Trucks used for potholing:

Two trucks used for potholing.

Horizontal boring machine used to install conduit:

Photo of horizontal boring machine atop a gravel-covered slope.

Spooled conduit used by boring machine:

Large red spools of conduit.

Equipment used to pull wire into conduit:

Yellow wire-pulling truck next to a shipping container.

Cranes used to install and move equipment:

A large truck and orange crane in a neighborhood.

No. Cable replacement jobs are done in two phases — one phase for trenching and digging and another phase for pulling new wire and setting equipment. In many cases there are a few weeks in between the two construction phases, which depends on when Phase 2 construction activities begin on the overall project.

Yes. At the end of a project, our team is dedicated to restoring a site to its former state as best as possible. Here are a few before and after photos of sites during construction vs. after restoration:

A photo showing an SRP job site prior to completion of the job. It is surrounded by yellow caution tape and cones, with mounds of dirt in several places. A second photo to the right shows the site completely restores back to its original state. A second series of photos showing an SRP job site prior to completion of the job. It is surrounded by yellow caution tape and cones, with mounds of dirt in several places. Another photo to the right shows the site completely restores back to its original state.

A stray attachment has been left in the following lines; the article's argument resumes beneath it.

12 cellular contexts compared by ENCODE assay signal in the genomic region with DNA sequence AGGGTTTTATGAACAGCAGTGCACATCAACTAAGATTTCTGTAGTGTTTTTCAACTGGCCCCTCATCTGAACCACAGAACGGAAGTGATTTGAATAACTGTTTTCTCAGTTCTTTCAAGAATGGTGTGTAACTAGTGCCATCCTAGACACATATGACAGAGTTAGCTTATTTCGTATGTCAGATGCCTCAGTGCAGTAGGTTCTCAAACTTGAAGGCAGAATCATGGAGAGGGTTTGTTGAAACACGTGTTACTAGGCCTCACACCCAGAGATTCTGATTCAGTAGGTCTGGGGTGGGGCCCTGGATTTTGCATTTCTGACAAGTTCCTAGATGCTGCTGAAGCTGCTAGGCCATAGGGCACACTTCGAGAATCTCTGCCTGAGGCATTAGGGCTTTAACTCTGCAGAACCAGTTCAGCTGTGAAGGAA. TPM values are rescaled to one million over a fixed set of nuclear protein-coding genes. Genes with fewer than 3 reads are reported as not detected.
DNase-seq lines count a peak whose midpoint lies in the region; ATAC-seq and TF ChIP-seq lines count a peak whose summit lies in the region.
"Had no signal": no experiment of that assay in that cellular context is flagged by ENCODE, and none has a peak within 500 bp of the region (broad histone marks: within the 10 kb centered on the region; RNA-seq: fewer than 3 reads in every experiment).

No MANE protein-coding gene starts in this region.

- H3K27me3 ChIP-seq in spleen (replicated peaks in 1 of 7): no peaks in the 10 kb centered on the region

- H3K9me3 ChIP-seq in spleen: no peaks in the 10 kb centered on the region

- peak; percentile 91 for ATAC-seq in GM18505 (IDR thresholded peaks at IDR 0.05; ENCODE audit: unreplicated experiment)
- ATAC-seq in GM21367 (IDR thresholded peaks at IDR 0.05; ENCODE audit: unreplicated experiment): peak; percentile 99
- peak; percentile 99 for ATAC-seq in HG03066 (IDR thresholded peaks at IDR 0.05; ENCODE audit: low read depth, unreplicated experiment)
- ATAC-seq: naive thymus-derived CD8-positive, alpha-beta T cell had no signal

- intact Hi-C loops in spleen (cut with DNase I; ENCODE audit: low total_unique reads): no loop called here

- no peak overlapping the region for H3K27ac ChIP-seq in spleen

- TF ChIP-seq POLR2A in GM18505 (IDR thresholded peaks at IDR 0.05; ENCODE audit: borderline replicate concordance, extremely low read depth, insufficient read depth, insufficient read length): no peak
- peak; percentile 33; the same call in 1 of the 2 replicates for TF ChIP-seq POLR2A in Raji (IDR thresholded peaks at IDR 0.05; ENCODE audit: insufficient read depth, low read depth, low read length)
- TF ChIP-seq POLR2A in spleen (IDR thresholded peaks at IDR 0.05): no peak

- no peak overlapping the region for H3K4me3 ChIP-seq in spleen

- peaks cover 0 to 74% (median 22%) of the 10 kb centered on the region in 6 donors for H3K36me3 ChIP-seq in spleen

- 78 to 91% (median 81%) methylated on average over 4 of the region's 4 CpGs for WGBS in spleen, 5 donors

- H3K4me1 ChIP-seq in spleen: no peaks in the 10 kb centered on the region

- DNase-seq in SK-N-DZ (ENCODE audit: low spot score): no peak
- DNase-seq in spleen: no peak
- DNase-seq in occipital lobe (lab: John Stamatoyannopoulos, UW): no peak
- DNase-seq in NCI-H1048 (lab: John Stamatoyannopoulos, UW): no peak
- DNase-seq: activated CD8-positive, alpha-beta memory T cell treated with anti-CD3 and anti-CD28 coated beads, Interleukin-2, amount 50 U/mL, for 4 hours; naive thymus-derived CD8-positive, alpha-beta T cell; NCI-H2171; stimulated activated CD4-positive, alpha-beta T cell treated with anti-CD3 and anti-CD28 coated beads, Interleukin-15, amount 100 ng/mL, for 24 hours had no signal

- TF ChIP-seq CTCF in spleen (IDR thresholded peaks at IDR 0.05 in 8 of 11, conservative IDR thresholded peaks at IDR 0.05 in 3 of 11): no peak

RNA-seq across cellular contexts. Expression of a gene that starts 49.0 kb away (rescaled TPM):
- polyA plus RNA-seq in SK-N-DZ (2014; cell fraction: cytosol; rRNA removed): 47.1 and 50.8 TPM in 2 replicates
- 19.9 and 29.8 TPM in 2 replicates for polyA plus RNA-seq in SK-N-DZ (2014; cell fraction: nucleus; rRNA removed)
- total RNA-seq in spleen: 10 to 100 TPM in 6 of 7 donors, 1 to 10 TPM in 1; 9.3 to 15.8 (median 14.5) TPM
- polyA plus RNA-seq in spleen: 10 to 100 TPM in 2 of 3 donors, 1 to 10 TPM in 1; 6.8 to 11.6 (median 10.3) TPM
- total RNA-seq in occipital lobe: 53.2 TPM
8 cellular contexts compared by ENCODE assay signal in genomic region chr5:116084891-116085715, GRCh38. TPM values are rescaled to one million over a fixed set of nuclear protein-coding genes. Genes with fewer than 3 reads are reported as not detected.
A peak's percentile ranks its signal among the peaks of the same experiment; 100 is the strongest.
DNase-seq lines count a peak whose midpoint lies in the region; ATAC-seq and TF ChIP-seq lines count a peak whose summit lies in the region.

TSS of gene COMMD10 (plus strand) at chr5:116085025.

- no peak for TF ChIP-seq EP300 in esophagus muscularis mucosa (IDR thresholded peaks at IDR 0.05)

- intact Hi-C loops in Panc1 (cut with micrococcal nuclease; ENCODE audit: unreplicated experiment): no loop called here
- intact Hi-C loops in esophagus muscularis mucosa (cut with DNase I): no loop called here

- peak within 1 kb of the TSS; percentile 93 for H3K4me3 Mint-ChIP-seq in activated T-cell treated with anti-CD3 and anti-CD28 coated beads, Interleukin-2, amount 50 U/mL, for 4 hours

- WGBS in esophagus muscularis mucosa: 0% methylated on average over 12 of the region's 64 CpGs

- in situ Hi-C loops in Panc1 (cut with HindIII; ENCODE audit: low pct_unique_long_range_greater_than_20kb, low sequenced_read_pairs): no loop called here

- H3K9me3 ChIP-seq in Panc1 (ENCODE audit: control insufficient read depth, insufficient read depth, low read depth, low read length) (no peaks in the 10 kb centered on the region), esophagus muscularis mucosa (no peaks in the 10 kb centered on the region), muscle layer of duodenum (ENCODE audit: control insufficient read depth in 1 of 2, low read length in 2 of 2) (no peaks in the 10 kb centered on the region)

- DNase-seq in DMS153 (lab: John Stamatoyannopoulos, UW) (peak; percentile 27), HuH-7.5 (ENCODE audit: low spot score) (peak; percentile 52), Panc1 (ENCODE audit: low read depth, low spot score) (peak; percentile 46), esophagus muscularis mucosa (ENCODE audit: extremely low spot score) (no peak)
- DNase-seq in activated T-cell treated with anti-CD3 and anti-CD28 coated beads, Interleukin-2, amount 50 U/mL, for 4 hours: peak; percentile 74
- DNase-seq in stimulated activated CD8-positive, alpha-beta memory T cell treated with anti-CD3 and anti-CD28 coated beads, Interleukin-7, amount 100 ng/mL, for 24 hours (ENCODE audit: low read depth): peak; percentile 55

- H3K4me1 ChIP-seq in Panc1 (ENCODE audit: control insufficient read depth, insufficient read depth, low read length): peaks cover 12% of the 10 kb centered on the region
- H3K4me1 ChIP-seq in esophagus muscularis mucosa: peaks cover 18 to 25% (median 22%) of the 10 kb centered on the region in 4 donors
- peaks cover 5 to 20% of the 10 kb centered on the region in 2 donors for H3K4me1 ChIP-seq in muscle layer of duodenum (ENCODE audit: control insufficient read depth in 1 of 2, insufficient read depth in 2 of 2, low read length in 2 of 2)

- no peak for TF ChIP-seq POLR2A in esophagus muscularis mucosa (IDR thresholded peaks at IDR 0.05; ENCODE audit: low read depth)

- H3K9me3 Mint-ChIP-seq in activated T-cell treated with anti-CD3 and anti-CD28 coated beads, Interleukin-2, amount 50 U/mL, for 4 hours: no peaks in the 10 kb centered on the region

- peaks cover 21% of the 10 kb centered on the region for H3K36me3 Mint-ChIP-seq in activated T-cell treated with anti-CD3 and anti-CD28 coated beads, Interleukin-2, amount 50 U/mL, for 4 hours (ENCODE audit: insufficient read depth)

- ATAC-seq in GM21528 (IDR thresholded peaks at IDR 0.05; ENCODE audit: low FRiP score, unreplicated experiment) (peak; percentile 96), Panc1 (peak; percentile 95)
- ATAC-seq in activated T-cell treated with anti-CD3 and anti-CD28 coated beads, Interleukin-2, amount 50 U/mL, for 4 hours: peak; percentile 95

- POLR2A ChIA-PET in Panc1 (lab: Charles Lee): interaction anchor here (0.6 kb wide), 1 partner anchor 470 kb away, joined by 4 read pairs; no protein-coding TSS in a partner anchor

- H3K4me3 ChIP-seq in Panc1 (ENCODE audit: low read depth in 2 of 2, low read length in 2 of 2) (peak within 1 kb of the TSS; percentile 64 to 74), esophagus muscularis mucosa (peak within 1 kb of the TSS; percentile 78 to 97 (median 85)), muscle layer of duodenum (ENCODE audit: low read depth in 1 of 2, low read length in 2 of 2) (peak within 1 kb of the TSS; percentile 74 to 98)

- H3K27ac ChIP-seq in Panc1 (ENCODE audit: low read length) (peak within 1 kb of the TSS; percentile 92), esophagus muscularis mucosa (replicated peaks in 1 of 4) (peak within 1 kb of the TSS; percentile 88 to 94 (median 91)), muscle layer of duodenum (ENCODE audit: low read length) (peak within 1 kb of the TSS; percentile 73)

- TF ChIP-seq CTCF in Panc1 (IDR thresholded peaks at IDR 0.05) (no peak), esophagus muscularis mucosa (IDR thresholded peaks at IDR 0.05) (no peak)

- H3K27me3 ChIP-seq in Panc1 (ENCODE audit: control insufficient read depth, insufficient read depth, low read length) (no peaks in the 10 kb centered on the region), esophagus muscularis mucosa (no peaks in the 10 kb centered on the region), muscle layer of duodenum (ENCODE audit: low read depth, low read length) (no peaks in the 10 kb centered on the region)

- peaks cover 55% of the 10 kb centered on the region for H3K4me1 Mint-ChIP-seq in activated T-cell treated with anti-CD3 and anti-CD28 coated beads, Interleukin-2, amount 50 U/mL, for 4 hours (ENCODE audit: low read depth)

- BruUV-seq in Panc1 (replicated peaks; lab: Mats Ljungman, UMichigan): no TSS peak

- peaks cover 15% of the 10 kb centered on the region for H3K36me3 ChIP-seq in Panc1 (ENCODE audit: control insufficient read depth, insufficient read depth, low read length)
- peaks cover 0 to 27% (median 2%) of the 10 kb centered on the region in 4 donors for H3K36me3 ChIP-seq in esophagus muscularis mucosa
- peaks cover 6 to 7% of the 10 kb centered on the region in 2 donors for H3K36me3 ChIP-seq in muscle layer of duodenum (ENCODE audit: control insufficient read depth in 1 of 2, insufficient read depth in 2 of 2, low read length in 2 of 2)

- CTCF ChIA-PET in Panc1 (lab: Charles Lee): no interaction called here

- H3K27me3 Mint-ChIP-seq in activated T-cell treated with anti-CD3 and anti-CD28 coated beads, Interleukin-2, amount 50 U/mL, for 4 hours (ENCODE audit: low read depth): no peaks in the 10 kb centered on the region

Depending on the overall size of the project, a cable replacement job can take up to three months for the conduit installation (Phase 1). Once the conduit has been installed, the wire installation usually starts within two weeks. Wire installation activities can take up to one month to complete.

If you would like more detail regarding the time frames of the cable replacement job in your area, please contact the Public Involvement Agent listed on your construction phase letter.

This may occur when equipment is susceptible to rust and other damage from sprinkler systems. Continued exposure of water on a daily basis can lead to outages, equipment failure in extreme cases and costly replacements of rusted facilities.

Two options are available to avoid this. The first involves SRP adding dry-landscape around the device. The second option is to retrofit the equipment with a stainless steel facility.

If there is no availability for a stainless steel application, the area will likely require dry landscape. Dry landscape includes a concrete curb, decorative rock around the facility and adjustment to the sprinklers to spray away from the facility.

During the Design Phase, the designer is responsible to identify these types of access and encroachments scenarios and have them addressed prior to the start of construction. During construction Phases 1 and 2, access to the cabinets is necessary for the installation of conduit into the cabinets. Conduit installation may occur via the front and/or sides of the cabinet.

Over the years, various items have been placed around the electrical cabinets and without SRP's knowledge. SRP standards require that there be 12 feet in front and three feet on the sides and rear of clear working space at each electrical cabinet so that our field personnel can maintain and operate the electrical cabinet in a safe manner.

Safety of SRP's field personnel is a high priority. We make every effort to ensure this safety by eliminating tripping hazards and various obstacles within the working spaces.